By the numbers: Same-sex marriage

Story highlights

  • Thirty-seven states and the District of Columbia allow same-sex marriage.
  • Thirteen states have anti-marriage laws.
  • 60% of Americans support same-sex marriage, according to a May 2015 Gallup poll.

This story was originally published in May 2012 and was updated in June 2015.

(CNN)The Supreme Court gave proponents of same-sex marriage two major victories in 2013 -- striking down parts of the Defense of Marriage Act that denied the same benefits provided to heterosexual spouses to legally married same-sex couples, and allowing same-sex marriages to resume in California. Since then, a lot has has happened, legally, for supporters.

Here's a look at same-sex marriage in the United States, by the numbers:

    37 -- U.S. states which allow same-sex marriage, plus the District of Columbia: Alabama, Alaska, Arizona, California, Colorado, Connecticut, Delaware, Florida, Hawaii, Idaho, Illinois, Indiana, Iowa, Kansas, Maine, Maryland, Massachusetts, Minnesota, Montana, Nevada, New Hampshire, New Jersey, New Mexico, New York, North Carolina, Oklahoma, Oregon, Pennsylvania, Rhode Island, South Carolina, Utah, Vermont, Virginia, Washington, West Virginia, Wisconsin and Wyoming.

    13 -- The number of U.S. states with "laws or constitutional amendments that deny the freedom to marry to same-sex couples."

    4 -- States involved in the challenge to the U.S. Supreme Court involving state bans on same-sex marriage. At issue is a lower court opinion that upheld same-sex marriage bans in Ohio, Michigan, Kentucky and Tennessee.

    1 -- U.S. territory where same-sex partners can get married: Guam.

    Almost 72% -- Percentage of people in the United States who live in a state where same-sex marriage is legal.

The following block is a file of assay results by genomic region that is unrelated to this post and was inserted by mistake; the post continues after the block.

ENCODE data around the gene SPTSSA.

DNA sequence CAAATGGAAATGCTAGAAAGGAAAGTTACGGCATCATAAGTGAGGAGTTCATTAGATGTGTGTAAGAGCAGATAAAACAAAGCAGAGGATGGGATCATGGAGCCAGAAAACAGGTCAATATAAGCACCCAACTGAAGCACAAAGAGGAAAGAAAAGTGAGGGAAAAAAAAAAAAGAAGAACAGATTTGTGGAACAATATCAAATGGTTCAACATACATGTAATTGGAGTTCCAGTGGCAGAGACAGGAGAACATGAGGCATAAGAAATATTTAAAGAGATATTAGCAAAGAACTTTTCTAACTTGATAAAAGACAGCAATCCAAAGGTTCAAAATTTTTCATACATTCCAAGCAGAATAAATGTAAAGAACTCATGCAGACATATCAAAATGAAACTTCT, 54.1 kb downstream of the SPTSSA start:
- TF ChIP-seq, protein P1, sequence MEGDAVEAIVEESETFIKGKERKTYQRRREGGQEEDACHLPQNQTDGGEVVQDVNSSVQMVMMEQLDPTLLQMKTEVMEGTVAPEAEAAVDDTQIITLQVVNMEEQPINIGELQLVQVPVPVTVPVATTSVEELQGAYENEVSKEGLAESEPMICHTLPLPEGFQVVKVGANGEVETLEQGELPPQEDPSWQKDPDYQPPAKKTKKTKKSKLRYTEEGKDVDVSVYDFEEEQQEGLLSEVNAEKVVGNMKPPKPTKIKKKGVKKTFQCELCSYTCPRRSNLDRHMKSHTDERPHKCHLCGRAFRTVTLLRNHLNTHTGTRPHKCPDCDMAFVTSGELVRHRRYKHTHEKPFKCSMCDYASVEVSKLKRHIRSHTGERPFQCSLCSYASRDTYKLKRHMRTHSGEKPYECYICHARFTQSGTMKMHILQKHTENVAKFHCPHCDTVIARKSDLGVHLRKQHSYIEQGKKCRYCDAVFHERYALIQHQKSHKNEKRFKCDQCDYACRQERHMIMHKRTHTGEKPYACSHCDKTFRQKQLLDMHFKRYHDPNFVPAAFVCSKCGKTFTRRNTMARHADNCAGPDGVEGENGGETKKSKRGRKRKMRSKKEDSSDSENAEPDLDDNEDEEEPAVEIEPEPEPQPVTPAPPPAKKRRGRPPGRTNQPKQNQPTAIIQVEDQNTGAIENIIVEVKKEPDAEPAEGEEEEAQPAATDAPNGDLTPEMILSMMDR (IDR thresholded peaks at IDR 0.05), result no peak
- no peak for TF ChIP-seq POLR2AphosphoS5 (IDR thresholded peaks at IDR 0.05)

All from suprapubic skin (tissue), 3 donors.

9 million - LGBT adults in the United States.

    251,695 -- Same-sex married couples in the United States in 2013, according to the Census Bureau's American Community Survey.

    60% - Percentage of Americans who support same-sex marriage, according to a May 2015 Gallup Poll.

    2001 -- The year the Netherlands made same-sex marriage legal. It was the first country in the world to so.

    2003 -- The year the U.S. Supreme Court ruled that it is unconstitutional to criminalize sodomy.

    2004 -- The year that same-sex marriage became legal in Massachusetts, the first U.S. state to do so.

    19 -- Countries worldwide where same-sex marriage has been approved in the entire country: Argentina, Belgium, Brazil, Canada, Denmark, Finland, France, Iceland, Ireland, Luxembourg, the Netherlands, New Zealand, Norway, Portugal, South Africa, Spain, Sweden, the United Kingdom (England, Scotland, Wales), and Uruguay.

    2 -- The number of countries where same-sex marriage is legal in some areas: Mexico and the United States.

    4 -- U.S. states that allow civil unions: Colorado, Hawaii, Illinois and New Jersey.

    22% -- Same-sex couples in the United States raising adopted or foster children, as of March 2015 research by the Williams Institute at UCLA.